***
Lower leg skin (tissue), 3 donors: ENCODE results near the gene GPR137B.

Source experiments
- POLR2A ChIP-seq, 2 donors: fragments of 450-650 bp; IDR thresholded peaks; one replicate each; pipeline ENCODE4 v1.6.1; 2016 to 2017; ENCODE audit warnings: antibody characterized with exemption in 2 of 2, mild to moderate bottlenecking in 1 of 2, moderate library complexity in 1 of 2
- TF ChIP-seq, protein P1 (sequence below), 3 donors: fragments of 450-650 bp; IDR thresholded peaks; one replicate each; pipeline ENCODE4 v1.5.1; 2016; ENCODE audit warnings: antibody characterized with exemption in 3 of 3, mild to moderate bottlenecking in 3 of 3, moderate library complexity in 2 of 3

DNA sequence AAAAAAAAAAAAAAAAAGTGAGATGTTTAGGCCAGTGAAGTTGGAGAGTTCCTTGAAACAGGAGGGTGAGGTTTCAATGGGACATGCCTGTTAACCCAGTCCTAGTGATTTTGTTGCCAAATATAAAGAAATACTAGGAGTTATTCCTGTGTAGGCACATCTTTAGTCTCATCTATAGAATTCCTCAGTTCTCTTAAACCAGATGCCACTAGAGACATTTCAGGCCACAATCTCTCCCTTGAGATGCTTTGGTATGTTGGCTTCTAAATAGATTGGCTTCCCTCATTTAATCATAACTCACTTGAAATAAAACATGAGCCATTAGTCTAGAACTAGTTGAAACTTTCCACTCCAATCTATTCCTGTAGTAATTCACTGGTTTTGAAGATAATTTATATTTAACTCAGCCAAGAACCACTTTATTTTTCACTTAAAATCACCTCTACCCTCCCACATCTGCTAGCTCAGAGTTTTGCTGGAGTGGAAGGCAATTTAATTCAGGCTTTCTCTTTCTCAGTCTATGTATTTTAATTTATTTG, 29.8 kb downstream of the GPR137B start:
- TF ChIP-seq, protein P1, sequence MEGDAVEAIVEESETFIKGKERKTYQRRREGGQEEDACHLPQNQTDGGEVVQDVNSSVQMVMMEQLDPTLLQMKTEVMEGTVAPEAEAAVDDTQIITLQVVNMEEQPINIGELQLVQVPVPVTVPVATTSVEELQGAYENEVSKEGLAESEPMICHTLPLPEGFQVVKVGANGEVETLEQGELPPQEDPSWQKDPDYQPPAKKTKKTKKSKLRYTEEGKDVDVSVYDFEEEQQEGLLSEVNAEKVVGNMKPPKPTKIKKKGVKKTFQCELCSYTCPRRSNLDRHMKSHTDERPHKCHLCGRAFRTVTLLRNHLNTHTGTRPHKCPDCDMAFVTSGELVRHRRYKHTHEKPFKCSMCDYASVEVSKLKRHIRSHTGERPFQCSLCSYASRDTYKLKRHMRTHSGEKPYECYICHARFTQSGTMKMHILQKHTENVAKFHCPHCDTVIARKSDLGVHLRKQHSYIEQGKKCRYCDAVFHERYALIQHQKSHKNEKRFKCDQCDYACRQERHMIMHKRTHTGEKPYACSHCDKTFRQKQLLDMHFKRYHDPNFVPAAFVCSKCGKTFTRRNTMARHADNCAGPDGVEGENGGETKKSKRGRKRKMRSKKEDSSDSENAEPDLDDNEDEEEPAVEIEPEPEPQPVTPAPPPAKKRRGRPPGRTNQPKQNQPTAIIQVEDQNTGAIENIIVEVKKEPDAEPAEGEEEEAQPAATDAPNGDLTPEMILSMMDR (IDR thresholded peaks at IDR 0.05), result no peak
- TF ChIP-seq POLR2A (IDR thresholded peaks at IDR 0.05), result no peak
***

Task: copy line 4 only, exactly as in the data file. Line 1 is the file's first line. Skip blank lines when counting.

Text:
- TF ChIP-seq, protein P1 (sequence below), 3 donors: fragments of 450-650 bp; IDR thresholded peaks; one replicate each; pipeline ENCODE4 v1.5.1; 2016; ENCODE audit warnings: antibody characterized with exemption in 3 of 3, mild to moderate bottlenecking in 3 of 3, moderate library complexity in 2 of 3